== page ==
Presented on 8 November 2012 by the ABQLA (Association des bibliothécaires du Québec/Québec Library Association) College and Research Libraries division and the Digital Humanities at McGill, the “evening with the experts” was held at McGill’s Islamic Studies library and featured Dr. Stéfan Sinclair (McGill Faculty of Languages, Literatures and Cultures) and Dr. Jamshid Beheshti (McGill School of Information) alongside Concordia librarians Annie Murray and Jared Wiercinski. The panel presented a variety of perspectives the Digital Humanities and outlined some of their current work, including the “Spoken Web” project currently under development at Concordia.
The evening began with an introduction to the Digital Humanities by resident Digital humanist Dr. Sinclair, who described the variance and breadth of accepted definitions for the discipline. He proposed the idea of “building as a way of knowing” to highlight the supportive role of technology within the Humanities and emphasized the historical presence of technology in the Humanities during the 20th century. Additionally, Dr. Sinclair highlighted the need for further and deeper co-operation between libraries and humanities departments. He noted the pivotal role that librarians play in the research process, both as information professionals and as researchers themselves. Dr. Sinclair concluded that Digital Humanities provides a variation of form for humanistic study, but does not replace more traditional models of scholarship.
Dr. Jamshid Beheshti continued the evening with an introduction to his virtual education environment project ENVI, which recreates the 19th century Québecois community of St. Hilaire as a virtual tool to teach history in elementary schools. Dr. Beheshti outlined the goals of the project, completed in 8 months using a grant from Heritage Canada, and noted the benefits of an immersive, virtual environment to re-inforce classroom teaching. The project faced 3 significant challenges: the need for a linear narrative to be transformed to a believable virtual environment, the technological complexity required to build the programme and the extremely tight timeline required by Heritage Canada. Ultimately, Dr. Beheshti’s team was able to complete the environment, but was unable to fully test it due to time and budgetary constraints.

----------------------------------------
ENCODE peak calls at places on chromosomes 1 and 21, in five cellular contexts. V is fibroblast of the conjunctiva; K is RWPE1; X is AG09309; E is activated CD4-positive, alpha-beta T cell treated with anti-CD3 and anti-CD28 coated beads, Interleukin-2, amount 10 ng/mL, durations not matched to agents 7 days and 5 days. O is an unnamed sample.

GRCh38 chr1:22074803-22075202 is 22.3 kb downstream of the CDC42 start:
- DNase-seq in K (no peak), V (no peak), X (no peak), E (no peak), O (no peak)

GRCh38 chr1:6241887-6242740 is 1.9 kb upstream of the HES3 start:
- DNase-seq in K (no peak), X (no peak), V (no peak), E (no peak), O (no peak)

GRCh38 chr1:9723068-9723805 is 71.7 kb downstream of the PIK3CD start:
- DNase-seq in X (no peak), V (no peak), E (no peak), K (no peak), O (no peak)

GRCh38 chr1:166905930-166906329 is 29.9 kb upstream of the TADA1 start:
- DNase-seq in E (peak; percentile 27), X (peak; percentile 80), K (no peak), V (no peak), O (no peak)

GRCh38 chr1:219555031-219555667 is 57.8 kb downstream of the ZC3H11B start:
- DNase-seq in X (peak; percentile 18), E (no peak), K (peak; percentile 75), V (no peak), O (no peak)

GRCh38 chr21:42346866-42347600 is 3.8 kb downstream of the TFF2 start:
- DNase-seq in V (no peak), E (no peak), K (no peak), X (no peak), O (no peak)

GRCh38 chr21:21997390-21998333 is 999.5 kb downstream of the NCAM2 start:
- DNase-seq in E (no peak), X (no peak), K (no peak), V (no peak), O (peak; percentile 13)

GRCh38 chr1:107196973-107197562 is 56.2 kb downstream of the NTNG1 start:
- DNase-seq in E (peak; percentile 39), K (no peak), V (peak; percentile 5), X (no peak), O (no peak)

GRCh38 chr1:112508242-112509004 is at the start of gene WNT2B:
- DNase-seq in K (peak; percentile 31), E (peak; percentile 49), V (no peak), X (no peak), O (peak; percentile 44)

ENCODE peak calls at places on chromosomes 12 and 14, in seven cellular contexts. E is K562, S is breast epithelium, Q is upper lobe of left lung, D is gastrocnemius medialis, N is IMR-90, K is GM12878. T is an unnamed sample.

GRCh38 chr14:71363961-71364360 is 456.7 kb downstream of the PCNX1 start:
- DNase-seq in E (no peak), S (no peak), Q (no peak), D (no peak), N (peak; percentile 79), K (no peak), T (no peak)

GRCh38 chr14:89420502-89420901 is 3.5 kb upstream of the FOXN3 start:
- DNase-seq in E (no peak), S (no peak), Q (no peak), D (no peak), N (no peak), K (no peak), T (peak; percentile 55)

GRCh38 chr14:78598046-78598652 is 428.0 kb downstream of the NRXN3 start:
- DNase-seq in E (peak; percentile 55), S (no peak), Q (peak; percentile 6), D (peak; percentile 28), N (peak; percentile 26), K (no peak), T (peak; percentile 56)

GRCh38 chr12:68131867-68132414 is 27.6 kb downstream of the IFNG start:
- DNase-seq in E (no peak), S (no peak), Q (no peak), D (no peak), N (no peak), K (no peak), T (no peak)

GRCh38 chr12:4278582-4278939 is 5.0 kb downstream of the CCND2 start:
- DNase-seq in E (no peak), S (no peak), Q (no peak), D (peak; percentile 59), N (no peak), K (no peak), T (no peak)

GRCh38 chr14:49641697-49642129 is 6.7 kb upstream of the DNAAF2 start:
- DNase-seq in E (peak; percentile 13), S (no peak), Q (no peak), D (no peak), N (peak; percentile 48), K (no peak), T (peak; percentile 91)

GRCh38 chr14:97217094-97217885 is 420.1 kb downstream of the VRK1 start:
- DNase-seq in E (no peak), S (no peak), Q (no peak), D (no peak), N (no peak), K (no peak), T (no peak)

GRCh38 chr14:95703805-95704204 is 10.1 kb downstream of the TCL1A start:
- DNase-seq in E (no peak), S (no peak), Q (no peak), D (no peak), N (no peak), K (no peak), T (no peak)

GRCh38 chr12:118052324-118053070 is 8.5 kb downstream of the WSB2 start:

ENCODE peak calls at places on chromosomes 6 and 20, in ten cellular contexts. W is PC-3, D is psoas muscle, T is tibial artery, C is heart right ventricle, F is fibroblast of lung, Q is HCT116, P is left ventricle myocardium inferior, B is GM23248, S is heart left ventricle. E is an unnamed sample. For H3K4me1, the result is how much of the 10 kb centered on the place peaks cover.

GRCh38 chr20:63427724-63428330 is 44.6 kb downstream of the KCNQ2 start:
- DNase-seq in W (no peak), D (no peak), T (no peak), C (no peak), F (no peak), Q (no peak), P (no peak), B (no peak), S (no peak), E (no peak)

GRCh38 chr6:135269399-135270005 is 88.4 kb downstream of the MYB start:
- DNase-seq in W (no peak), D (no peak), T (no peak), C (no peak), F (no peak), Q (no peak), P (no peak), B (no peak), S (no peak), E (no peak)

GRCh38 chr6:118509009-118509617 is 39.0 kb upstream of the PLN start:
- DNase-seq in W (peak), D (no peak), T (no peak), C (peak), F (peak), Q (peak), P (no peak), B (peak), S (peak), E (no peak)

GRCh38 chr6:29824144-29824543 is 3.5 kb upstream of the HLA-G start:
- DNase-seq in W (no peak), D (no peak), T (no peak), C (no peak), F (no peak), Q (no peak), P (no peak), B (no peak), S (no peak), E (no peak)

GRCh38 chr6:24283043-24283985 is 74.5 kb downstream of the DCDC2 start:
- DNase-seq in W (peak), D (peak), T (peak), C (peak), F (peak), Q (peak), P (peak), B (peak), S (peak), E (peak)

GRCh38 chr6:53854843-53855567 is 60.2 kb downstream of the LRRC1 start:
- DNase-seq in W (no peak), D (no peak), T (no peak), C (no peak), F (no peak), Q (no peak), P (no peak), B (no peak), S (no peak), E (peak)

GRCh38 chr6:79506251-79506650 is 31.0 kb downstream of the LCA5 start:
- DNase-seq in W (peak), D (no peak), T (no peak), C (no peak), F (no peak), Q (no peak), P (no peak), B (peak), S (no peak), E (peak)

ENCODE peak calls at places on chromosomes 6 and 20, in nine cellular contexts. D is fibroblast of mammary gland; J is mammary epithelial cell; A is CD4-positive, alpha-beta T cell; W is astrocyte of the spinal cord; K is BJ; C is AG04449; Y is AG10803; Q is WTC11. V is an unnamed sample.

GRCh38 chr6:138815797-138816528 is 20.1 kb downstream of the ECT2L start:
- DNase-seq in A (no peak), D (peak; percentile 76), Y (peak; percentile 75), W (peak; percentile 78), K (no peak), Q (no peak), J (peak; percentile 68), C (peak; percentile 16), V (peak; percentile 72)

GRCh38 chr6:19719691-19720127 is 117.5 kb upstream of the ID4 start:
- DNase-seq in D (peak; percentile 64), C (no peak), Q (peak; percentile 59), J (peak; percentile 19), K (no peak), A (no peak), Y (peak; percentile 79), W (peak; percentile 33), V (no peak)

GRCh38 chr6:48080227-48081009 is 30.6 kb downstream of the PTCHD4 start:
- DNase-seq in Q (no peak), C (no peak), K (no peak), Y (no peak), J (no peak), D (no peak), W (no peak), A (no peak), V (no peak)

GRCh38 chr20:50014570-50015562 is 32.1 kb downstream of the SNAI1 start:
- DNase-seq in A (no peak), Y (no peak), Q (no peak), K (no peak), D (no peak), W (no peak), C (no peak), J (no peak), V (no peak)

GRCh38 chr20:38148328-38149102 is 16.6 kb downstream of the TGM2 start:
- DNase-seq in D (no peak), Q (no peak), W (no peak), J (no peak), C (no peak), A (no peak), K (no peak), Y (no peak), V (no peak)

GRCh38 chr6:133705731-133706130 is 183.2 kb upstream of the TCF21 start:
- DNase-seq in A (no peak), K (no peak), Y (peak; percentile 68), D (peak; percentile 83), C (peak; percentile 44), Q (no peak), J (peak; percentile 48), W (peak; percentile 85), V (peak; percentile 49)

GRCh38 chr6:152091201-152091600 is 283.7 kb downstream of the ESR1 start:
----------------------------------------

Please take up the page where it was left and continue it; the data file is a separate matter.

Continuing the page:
The final presentation was made by Concordia librarians Annie Murray and Jared Wiercinski, both of whom are currently involved with the Spoken Web project at the university. “Spoken Web” provides an online, audio portal to the extensive collection of mid-century poetry readings performed at the then Sir George Williams University and is designed to encourage the act of “close listening” through its integrated text and audio transcriptions. Ms. Murray and Mr. Wiercinski spoke about their role in designing a user friendly data base and their further research interest in the role of “multi-modality” in the scholarly research process. They concluded the evening with examples of other highly interactive websites developed by the Smithsonian Museum and the Museum of Modern Art, which served to highlight their future goals for “Spoken Web”.